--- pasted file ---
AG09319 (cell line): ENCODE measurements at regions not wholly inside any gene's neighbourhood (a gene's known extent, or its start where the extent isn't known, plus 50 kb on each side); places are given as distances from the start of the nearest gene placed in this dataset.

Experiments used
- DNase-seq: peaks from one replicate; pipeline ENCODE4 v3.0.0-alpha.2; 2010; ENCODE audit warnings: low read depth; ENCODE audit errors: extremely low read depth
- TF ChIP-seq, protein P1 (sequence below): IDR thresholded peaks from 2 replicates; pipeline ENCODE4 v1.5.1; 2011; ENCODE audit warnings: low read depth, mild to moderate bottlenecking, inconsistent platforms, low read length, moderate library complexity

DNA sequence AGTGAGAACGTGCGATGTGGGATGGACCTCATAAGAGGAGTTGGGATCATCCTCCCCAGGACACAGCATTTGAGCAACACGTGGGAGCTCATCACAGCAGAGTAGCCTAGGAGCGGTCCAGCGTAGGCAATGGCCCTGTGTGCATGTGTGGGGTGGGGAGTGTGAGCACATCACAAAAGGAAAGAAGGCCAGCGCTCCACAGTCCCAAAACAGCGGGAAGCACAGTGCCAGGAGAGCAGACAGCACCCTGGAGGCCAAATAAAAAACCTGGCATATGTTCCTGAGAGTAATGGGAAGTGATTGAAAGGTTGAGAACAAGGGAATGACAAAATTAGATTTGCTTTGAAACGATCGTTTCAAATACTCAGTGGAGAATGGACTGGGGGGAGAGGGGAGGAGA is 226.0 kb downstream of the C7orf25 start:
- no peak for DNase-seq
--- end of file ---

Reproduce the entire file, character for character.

AG09319 (cell line): ENCODE measurements at regions not wholly inside any gene's neighbourhood (a gene's known extent, or its start where the extent isn't known, plus 50 kb on each side); places are given as distances from the start of the nearest gene placed in this dataset.

Experiments used
- DNase-seq: peaks from one replicate; pipeline ENCODE4 v3.0.0-alpha.2; 2010; ENCODE audit warnings: low read depth; ENCODE audit errors: extremely low read depth
- TF ChIP-seq, protein P1 (sequence below): IDR thresholded peaks from 2 replicates; pipeline ENCODE4 v1.5.1; 2011; ENCODE audit warnings: low read depth, mild to moderate bottlenecking, inconsistent platforms, low read length, moderate library complexity

DNA sequence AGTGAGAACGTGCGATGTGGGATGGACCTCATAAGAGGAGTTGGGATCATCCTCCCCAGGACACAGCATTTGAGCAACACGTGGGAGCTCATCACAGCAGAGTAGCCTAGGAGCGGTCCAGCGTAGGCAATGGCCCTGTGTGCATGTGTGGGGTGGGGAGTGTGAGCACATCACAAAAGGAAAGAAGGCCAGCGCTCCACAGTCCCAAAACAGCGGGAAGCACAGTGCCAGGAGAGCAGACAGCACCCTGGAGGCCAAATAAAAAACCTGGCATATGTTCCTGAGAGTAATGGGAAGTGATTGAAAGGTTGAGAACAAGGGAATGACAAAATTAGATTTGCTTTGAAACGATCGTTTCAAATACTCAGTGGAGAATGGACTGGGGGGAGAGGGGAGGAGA is 226.0 kb downstream of the C7orf25 start:
- no peak for DNase-seq